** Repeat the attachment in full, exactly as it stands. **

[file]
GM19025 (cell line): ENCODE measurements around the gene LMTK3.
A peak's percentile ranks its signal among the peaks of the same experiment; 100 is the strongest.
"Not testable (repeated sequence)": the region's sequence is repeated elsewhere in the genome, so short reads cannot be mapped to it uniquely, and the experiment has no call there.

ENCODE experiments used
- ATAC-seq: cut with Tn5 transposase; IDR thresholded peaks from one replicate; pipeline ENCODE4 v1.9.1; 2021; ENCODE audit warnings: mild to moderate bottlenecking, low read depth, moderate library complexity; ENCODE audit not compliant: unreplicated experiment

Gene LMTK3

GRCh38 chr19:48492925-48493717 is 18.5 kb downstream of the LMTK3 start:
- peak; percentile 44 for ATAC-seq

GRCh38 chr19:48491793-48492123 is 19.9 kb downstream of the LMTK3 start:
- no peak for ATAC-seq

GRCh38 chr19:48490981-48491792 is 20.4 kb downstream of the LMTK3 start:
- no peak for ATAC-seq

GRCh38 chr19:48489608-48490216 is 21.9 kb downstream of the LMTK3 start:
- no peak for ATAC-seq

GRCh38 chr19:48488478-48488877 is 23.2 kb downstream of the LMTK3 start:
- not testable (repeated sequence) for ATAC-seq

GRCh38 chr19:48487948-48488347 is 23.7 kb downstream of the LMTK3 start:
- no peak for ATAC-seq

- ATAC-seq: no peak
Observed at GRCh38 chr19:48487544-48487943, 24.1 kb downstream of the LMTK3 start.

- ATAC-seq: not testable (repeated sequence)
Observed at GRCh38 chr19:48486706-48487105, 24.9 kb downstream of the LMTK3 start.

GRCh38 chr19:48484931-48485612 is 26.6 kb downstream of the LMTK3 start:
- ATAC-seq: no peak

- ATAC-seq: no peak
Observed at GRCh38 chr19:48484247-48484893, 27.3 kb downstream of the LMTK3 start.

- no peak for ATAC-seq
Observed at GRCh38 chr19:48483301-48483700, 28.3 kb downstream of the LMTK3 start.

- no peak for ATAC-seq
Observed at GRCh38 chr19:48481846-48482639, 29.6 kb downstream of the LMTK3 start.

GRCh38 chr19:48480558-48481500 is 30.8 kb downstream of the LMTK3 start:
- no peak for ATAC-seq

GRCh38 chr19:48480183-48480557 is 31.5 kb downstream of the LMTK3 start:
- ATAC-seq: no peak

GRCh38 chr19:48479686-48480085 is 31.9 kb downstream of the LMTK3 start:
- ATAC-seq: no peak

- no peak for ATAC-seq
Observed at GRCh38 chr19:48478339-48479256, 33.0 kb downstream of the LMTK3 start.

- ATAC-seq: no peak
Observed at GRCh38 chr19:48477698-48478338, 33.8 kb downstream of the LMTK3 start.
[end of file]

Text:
GM19025 (cell line): ENCODE measurements around the gene LMTK3.
A peak's percentile ranks its signal among the peaks of the same experiment; 100 is the strongest.
"Not testable (repeated sequence)": the region's sequence is repeated elsewhere in the genome, so short reads cannot be mapped to it uniquely, and the experiment has no call there.

ENCODE experiments used
- ATAC-seq: cut with Tn5 transposase; IDR thresholded peaks from one replicate; pipeline ENCODE4 v1.9.1; 2021; ENCODE audit warnings: mild to moderate bottlenecking, low read depth, moderate library complexity; ENCODE audit not compliant: unreplicated experiment

Gene LMTK3

GRCh38 chr19:48492925-48493717 is 18.5 kb downstream of the LMTK3 start:
- peak; percentile 44 for ATAC-seq

GRCh38 chr19:48491793-48492123 is 19.9 kb downstream of the LMTK3 start:
- no peak for ATAC-seq

GRCh38 chr19:48490981-48491792 is 20.4 kb downstream of the LMTK3 start:
- no peak for ATAC-seq

GRCh38 chr19:48489608-48490216 is 21.9 kb downstream of the LMTK3 start:
- no peak for ATAC-seq

GRCh38 chr19:48488478-48488877 is 23.2 kb downstream of the LMTK3 start:
- not testable (repeated sequence) for ATAC-seq

GRCh38 chr19:48487948-48488347 is 23.7 kb downstream of the LMTK3 start:
- no peak for ATAC-seq

- ATAC-seq: no peak
Observed at GRCh38 chr19:48487544-48487943, 24.1 kb downstream of the LMTK3 start.

- ATAC-seq: not testable (repeated sequence)
Observed at GRCh38 chr19:48486706-48487105, 24.9 kb downstream of the LMTK3 start.

GRCh38 chr19:48484931-48485612 is 26.6 kb downstream of the LMTK3 start:
- ATAC-seq: no peak

- ATAC-seq: no peak
Observed at GRCh38 chr19:48484247-48484893, 27.3 kb downstream of the LMTK3 start.

- no peak for ATAC-seq
Observed at GRCh38 chr19:48483301-48483700, 28.3 kb downstream of the LMTK3 start.

- no peak for ATAC-seq
Observed at GRCh38 chr19:48481846-48482639, 29.6 kb downstream of the LMTK3 start.

GRCh38 chr19:48480558-48481500 is 30.8 kb downstream of the LMTK3 start:
- no peak for ATAC-seq

GRCh38 chr19:48480183-48480557 is 31.5 kb downstream of the LMTK3 start:
- ATAC-seq: no peak

GRCh38 chr19:48479686-48480085 is 31.9 kb downstream of the LMTK3 start:
- ATAC-seq: no peak

- no peak for ATAC-seq
Observed at GRCh38 chr19:48478339-48479256, 33.0 kb downstream of the LMTK3 start.

- ATAC-seq: no peak
Observed at GRCh38 chr19:48477698-48478338, 33.8 kb downstream of the LMTK3 start.